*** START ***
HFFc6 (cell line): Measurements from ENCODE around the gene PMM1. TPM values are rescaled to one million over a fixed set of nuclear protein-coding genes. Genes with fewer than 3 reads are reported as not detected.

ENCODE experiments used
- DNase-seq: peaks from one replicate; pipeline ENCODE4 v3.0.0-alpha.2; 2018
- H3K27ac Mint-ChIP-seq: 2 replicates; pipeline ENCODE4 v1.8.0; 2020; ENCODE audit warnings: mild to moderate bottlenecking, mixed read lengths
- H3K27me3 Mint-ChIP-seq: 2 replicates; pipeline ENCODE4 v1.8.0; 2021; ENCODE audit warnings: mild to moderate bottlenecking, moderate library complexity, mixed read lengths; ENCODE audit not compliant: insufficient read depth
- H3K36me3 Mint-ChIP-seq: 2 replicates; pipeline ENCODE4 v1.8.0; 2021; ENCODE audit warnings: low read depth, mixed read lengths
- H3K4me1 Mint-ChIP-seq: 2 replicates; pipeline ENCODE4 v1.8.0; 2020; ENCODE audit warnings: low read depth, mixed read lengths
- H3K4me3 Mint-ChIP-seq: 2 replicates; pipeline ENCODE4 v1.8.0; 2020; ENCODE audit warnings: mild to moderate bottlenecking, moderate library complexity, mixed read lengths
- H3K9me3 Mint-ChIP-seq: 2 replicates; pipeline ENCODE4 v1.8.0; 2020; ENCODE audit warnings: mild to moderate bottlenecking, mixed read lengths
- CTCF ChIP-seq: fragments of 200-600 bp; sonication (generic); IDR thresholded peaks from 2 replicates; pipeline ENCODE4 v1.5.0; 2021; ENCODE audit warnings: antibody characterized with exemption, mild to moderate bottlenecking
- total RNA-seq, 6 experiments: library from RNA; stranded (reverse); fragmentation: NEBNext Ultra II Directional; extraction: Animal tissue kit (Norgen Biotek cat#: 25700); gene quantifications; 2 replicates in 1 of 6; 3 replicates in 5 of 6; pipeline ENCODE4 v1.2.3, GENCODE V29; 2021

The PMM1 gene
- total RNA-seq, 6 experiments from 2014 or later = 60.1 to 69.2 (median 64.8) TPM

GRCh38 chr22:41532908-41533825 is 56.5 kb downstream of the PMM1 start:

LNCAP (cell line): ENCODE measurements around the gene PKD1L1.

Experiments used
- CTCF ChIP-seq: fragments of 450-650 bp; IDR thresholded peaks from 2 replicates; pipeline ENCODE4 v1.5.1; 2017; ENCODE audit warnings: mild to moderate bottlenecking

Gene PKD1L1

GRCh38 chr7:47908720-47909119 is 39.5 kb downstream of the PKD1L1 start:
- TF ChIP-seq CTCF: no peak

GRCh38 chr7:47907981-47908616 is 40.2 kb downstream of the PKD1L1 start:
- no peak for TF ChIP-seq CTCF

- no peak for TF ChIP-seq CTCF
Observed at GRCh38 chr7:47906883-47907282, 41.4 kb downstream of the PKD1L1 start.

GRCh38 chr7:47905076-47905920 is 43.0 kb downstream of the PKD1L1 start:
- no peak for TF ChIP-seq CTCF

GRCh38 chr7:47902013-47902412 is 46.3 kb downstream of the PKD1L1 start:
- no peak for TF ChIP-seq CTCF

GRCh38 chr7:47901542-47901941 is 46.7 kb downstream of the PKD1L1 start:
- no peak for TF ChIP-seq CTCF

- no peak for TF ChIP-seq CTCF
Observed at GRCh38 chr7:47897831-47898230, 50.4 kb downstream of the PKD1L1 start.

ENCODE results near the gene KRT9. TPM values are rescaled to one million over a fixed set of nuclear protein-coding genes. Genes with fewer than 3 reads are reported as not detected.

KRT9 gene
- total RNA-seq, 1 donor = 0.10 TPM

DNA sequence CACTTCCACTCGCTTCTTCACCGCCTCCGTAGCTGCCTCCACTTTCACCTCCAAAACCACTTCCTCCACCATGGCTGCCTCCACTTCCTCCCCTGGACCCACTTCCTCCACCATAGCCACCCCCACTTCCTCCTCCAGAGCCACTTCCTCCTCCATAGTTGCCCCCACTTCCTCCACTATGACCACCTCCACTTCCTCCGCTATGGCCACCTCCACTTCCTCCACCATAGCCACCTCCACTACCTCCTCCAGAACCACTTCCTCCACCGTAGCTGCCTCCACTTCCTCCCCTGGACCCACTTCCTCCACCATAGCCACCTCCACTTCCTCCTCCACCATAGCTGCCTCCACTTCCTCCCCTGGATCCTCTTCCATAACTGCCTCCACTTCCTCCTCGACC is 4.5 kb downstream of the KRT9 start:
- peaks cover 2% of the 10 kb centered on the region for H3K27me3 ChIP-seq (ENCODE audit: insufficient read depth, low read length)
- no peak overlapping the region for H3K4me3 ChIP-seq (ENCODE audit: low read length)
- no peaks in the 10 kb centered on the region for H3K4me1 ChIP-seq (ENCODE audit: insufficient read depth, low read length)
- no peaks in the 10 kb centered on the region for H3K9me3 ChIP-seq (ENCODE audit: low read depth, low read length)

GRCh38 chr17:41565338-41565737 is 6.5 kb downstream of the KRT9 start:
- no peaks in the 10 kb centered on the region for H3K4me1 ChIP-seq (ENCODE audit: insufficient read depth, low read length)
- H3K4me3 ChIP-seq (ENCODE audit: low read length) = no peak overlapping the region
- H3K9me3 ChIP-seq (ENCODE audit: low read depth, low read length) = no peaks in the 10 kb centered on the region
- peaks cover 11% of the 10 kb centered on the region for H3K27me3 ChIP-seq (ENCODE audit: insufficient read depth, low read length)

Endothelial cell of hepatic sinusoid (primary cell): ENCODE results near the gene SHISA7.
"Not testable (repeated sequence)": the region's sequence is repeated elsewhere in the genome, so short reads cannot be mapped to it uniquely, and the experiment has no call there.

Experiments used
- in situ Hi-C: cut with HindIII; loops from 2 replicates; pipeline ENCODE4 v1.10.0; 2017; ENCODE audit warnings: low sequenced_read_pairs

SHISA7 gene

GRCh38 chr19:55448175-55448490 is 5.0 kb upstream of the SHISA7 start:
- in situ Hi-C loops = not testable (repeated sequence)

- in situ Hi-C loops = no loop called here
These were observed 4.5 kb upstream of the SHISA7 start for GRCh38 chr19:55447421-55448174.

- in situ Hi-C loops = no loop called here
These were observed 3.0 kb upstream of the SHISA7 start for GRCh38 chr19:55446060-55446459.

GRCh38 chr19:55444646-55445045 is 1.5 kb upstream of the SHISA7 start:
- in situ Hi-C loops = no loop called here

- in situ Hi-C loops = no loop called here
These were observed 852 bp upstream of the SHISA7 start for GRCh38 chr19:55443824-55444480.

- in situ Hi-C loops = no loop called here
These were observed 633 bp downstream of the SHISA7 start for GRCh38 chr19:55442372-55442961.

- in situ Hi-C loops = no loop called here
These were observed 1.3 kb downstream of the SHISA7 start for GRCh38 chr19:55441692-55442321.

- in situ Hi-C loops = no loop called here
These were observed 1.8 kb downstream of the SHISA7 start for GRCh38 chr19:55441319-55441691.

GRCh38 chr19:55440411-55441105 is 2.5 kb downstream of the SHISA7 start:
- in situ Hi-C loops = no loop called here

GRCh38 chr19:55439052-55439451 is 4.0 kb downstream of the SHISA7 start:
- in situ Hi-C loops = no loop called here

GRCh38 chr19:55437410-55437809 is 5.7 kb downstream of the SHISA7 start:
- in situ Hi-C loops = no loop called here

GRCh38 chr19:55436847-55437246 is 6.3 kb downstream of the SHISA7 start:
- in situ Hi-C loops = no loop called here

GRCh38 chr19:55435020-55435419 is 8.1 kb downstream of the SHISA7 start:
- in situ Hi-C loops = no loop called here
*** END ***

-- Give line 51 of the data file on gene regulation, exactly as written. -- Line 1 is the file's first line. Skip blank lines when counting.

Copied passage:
GRCh38 chr19:55448175-55448490 is 5.0 kb upstream of the SHISA7 start: